Helen, Yeah, so now we can actually make an estimation of that quite straightforwardly here
because you can see that the speed of sound comes into this here,
the speed of sound at, let's say, 5°C
is around 334 metres a second Matt: Right
Helen: The speed of sound at around 20°C is around 343 metres a second
Matt: Which was all we used here Helen: Now if you're drinking Champagne outside that range
something has gone wrong.
So we've got a difference of maybe a few percent... Matt: That's a percent!
Helen: And here's the thing
They're saying that the speed of sound, that the temperature would make a difference to the frequency,
is correct if you have exactly the same volume in the bottle every time
However, implying that you could hear the difference is not correct because
the way that the musical scale works is it's logarithmic.
So a single octave is a doubling in frequency, so one percent... nothing.
Matt: Absolutely nothing, but, to be absolutely certain, Helen has, HAS, we're going to use your...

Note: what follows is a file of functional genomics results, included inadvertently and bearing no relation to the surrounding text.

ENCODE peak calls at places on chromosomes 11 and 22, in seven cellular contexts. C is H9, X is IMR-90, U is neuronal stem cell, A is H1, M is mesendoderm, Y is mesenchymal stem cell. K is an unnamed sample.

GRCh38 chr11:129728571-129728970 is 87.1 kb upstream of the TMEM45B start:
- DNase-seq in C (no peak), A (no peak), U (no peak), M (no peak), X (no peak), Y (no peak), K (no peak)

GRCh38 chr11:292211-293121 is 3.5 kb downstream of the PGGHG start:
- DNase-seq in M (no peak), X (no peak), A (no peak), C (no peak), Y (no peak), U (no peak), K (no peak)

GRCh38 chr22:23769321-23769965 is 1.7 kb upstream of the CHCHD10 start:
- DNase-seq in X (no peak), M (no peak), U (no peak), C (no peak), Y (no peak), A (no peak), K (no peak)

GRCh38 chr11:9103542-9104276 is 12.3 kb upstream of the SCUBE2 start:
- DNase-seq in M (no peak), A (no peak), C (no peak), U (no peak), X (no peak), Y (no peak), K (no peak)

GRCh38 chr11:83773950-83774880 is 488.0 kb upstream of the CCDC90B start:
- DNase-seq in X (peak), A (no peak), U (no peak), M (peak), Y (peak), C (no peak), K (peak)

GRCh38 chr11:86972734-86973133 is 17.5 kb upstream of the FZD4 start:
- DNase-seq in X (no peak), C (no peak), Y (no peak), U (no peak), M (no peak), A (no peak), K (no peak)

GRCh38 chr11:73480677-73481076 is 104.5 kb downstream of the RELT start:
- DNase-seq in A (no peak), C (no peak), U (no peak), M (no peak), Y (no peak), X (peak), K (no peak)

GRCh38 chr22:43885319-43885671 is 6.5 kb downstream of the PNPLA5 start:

I mean I know you've done some legitimate research on it,
but we're going to take down, we've got more bottles of Champagne
and we're going to see if the temperature changes
because in the press they said put a bottle in a bucket
of ice for forty minutes to get the optimal noise. Helen: Yes
Matt: We've done that! And we're going to see if it sounds any different.
So now we're down in Helen's lab
several floors below the streets of London, I believe,
and in eleven seconds we're going to take
the refrigerated, well, refrigerated and then put in a bucket of ice Champagne out.
So this has been there for exactly...
...as of now... [Phone alarm sounds]
...stop...
40 minutes. That's coming out,
and I'm going to put it here
so Helen's rigged up a microphone which then just goes into the...
Helen: That goes into a pre-amp, and then into... this is an oscilloscope
It looks like a computer, but it actually is an oscilloscope.
Matt: Of course, of course. Helen: Obviously.
Matt: Right so, now, the trick is not to let this go off too early,
so if I...
Okay, here go. Ready? Helen: Yes.
Matt: That is the least tidy way anyone's ever opened...
Helen: You would never get a job in a posh restaurant with that kind of technique
Matt: There's a long list of reasons why I wouldn't.
Okay, are you ready? Helen: Yeah.
Matt: So I'm going to release the cork, and you're going to start. Okay ready?
Okay. It's not moving
Helen: Because it's cold, you're going to have to give it some help.